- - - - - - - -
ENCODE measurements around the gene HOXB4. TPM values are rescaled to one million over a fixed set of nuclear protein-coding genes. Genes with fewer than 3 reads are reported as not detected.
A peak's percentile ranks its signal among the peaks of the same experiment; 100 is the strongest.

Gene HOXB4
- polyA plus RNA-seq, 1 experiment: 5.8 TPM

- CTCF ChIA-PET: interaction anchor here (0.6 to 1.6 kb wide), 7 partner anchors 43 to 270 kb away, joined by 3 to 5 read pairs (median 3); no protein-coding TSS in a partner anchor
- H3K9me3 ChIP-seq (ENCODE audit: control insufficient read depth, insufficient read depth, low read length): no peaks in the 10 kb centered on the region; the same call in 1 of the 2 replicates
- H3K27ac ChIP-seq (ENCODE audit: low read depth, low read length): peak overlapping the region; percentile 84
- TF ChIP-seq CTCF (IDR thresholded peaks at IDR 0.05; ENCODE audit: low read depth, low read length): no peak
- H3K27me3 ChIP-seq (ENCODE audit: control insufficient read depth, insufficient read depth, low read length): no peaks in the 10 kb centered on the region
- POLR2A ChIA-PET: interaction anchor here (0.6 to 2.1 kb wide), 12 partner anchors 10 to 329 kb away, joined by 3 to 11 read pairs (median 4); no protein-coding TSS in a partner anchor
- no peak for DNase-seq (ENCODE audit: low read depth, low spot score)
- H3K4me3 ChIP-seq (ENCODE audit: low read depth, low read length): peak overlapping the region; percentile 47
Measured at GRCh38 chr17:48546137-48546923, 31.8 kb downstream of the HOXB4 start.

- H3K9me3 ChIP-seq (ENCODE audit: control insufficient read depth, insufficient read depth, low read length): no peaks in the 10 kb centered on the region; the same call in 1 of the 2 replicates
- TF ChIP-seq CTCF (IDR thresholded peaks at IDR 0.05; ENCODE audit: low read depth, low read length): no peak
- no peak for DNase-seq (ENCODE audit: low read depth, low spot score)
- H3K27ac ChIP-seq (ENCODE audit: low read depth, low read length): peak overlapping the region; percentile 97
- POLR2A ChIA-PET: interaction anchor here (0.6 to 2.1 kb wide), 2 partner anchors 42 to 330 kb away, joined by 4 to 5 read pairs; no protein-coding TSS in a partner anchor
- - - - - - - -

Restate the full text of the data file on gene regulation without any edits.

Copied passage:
ENCODE measurements around the gene HOXB4. TPM values are rescaled to one million over a fixed set of nuclear protein-coding genes. Genes with fewer than 3 reads are reported as not detected.
A peak's percentile ranks its signal among the peaks of the same experiment; 100 is the strongest.

Gene HOXB4
- polyA plus RNA-seq, 1 experiment: 5.8 TPM

- CTCF ChIA-PET: interaction anchor here (0.6 to 1.6 kb wide), 7 partner anchors 43 to 270 kb away, joined by 3 to 5 read pairs (median 3); no protein-coding TSS in a partner anchor
- H3K9me3 ChIP-seq (ENCODE audit: control insufficient read depth, insufficient read depth, low read length): no peaks in the 10 kb centered on the region; the same call in 1 of the 2 replicates
- H3K27ac ChIP-seq (ENCODE audit: low read depth, low read length): peak overlapping the region; percentile 84
- TF ChIP-seq CTCF (IDR thresholded peaks at IDR 0.05; ENCODE audit: low read depth, low read length): no peak
- H3K27me3 ChIP-seq (ENCODE audit: control insufficient read depth, insufficient read depth, low read length): no peaks in the 10 kb centered on the region
- POLR2A ChIA-PET: interaction anchor here (0.6 to 2.1 kb wide), 12 partner anchors 10 to 329 kb away, joined by 3 to 11 read pairs (median 4); no protein-coding TSS in a partner anchor
- no peak for DNase-seq (ENCODE audit: low read depth, low spot score)
- H3K4me3 ChIP-seq (ENCODE audit: low read depth, low read length): peak overlapping the region; percentile 47
Measured at GRCh38 chr17:48546137-48546923, 31.8 kb downstream of the HOXB4 start.

- H3K9me3 ChIP-seq (ENCODE audit: control insufficient read depth, insufficient read depth, low read length): no peaks in the 10 kb centered on the region; the same call in 1 of the 2 replicates
- TF ChIP-seq CTCF (IDR thresholded peaks at IDR 0.05; ENCODE audit: low read depth, low read length): no peak
- no peak for DNase-seq (ENCODE audit: low read depth, low spot score)
- H3K27ac ChIP-seq (ENCODE audit: low read depth, low read length): peak overlapping the region; percentile 97
- POLR2A ChIA-PET: interaction anchor here (0.6 to 2.1 kb wide), 2 partner anchors 42 to 330 kb away, joined by 4 to 5 read pairs; no protein-coding TSS in a partner anchor